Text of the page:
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Tuesday, June 23, 2009

Man killed in Rucker helicopter crash identified

Fort Rucker released the name of the crewmembers involved in Monday night's TH-67 helicopter crash.

James Elliott, 55, was a civilian instructor pilot employed with LSI Corporation. He died with the training helicopter crashed nead Highbluff stagefield in Geneva County at about 3:30 p.m. on Monday.

WO1 Forrest Pryde received non-life threatening injuries and was medivaced to a local medical center where he remains in stable condition. The student pilot is assigned to Bravo Company, 1st, 145th Aviation Regiment.

The two were conducting Initial Entry Rotary Wing Training in the vicinity of Highbluff Stagefield when the crash occurred.

Fort Rucker's Flatiron medevac unit and emergency medial services, as well as and local EMS and law enforcement agencies were dispatched immediately after another training aircraft alerted the control tower they had located the crash site.

Elliott was pronounced dead on the scene by the Geneva County Coroner.

Officials have visited with Pryde today and will continue to monitor his condition. Fort Rucker chaplains have been made available for the families as well as unit personnel who may need support during this difficult time.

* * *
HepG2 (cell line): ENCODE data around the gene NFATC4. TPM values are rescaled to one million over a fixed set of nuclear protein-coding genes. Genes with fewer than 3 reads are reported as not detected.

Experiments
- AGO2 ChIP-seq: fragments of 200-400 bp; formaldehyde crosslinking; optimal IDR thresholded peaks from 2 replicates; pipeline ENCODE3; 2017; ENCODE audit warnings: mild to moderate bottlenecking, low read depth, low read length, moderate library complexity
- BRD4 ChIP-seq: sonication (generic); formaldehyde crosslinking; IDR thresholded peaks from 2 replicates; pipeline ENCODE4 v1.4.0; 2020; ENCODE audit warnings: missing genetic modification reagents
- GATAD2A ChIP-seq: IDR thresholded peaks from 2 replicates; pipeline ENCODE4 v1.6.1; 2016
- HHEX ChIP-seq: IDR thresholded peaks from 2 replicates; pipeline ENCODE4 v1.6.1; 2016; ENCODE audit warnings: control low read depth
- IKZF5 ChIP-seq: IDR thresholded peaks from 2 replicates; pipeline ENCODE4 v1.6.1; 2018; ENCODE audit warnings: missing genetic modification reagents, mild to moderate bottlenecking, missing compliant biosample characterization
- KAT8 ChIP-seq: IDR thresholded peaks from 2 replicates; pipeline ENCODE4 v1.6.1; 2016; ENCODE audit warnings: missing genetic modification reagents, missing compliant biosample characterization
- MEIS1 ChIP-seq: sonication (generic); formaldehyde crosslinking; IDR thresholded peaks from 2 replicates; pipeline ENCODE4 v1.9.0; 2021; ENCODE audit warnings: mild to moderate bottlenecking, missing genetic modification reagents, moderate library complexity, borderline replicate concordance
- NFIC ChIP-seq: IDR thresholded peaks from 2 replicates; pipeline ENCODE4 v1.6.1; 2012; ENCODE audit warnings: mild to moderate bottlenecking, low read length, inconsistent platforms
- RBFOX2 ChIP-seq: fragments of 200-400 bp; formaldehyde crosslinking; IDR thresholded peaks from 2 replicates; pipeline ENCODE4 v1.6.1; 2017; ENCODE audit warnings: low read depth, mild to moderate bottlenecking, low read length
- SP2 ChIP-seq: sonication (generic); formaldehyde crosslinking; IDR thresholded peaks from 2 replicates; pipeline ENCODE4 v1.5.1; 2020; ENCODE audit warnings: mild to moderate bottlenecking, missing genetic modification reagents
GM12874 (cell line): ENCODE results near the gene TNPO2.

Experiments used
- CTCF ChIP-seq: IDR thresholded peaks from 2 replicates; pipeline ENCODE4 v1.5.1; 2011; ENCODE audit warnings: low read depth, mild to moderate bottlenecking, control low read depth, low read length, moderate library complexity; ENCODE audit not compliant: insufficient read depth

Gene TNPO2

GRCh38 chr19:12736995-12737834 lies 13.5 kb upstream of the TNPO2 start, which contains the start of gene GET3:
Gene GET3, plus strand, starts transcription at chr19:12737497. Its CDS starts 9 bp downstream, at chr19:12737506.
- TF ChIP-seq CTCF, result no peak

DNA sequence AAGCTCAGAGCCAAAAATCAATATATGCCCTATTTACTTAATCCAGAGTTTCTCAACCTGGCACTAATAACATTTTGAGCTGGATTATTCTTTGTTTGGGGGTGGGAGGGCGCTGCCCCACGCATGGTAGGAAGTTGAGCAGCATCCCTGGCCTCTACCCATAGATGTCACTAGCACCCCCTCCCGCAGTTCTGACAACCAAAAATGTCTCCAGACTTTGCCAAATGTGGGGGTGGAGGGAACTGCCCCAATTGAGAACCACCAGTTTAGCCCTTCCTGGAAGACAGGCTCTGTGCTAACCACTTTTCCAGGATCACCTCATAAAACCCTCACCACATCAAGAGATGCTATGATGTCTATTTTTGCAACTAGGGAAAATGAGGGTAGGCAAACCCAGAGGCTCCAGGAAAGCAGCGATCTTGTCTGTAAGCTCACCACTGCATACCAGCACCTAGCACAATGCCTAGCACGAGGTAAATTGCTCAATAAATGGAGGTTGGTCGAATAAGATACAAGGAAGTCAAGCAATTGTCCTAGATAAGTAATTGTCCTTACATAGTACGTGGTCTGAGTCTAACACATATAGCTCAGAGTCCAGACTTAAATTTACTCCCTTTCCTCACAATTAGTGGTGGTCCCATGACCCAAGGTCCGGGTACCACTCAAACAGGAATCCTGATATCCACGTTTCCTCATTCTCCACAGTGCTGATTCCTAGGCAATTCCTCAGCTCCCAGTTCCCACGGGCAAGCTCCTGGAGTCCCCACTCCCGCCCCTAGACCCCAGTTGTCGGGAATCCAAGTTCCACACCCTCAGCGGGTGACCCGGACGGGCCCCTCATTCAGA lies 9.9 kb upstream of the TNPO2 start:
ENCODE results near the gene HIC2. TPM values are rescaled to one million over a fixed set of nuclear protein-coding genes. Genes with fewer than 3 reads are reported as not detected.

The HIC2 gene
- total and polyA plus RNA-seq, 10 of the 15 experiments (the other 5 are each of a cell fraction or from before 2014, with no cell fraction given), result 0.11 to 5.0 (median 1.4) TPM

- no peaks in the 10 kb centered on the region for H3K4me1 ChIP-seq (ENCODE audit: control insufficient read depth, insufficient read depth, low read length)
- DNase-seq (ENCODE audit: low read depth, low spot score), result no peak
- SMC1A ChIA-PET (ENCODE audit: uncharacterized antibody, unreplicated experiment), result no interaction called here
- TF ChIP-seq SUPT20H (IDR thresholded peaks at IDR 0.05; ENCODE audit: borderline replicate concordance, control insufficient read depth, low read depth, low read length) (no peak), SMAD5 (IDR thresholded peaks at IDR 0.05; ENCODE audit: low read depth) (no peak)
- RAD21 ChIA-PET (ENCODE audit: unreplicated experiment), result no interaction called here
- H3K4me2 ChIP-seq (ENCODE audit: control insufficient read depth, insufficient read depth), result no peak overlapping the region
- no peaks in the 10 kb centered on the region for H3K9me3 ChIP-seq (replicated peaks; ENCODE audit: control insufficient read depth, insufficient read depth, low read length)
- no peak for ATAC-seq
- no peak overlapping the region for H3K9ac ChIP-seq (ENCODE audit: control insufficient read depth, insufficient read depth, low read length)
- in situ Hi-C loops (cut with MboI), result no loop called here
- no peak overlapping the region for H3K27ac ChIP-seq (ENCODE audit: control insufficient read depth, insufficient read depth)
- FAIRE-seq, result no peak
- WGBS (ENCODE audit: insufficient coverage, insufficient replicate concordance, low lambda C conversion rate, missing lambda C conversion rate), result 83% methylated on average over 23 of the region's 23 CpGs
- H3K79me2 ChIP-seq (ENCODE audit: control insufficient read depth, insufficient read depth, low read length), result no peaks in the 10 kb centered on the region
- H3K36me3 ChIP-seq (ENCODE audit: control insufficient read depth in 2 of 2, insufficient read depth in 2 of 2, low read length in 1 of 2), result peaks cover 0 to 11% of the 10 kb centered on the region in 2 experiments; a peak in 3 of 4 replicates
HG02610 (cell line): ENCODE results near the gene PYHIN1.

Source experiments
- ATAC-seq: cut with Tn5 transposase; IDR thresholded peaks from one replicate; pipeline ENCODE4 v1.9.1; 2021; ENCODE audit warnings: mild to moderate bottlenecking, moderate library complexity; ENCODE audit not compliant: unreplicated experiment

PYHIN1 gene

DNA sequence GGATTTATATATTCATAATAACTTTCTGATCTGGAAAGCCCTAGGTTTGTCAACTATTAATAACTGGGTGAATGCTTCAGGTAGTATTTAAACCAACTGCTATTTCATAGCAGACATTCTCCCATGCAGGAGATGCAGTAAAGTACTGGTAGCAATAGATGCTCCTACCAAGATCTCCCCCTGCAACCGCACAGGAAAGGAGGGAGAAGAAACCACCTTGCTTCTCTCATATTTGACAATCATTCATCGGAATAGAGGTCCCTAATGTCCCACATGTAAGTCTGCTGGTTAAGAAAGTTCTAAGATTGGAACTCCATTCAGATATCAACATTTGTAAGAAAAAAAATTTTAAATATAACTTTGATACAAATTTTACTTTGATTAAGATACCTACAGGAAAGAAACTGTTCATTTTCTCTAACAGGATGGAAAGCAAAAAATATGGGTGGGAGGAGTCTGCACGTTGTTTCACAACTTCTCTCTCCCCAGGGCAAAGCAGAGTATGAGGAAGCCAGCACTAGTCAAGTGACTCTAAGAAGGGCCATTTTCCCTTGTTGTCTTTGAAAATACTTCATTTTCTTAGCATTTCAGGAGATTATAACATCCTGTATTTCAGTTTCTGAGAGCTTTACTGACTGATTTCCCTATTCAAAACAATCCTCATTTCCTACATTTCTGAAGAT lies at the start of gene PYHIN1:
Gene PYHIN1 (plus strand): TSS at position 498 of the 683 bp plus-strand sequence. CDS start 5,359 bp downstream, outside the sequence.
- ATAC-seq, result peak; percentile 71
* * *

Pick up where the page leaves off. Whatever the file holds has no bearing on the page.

The incident remains under investigation by the Combat Readiness Center.

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I grew up in the military. Mom was an Air Force nurse for a few years, dad was a navigator on B-52s, among other things. One grandfather served in World War II, uncle is retired Navy, other grandfather and great-uncle served in Korea and a cousin is currently serving in the Marine Corps. Currently, I'm the military reporter for the Great Falls Tribune in Montana. Previously, 


As a military kids, we moved all over. As an adult, I've traveled all over and moved for work. But now, I'm putting down roots in Montana with my boyfriend. We just bought a house and are slowly but surely making it our home. We have more land that we know what to do with at the moment. Now we're getting a garden started, tearing down walls and having loads of fun at what we call the Homestead.

In a part life, I did PR for the guy who built the Vietnam Veterans Memorial on the National Mall, social media for the National Museum of Health and Medicine, before that, edited two military technology magazines for a publishing group in the DC area and before that, I was the military reporter (among other things) at the Montgomery Advertiser, covering Maxwell Air Force Base, the Alabama National Guard, veterans and anything else military related in the area. And in between all of that, I leave town, preferably the country, whenever possible. It all started when I spent a semester in New Zealand.

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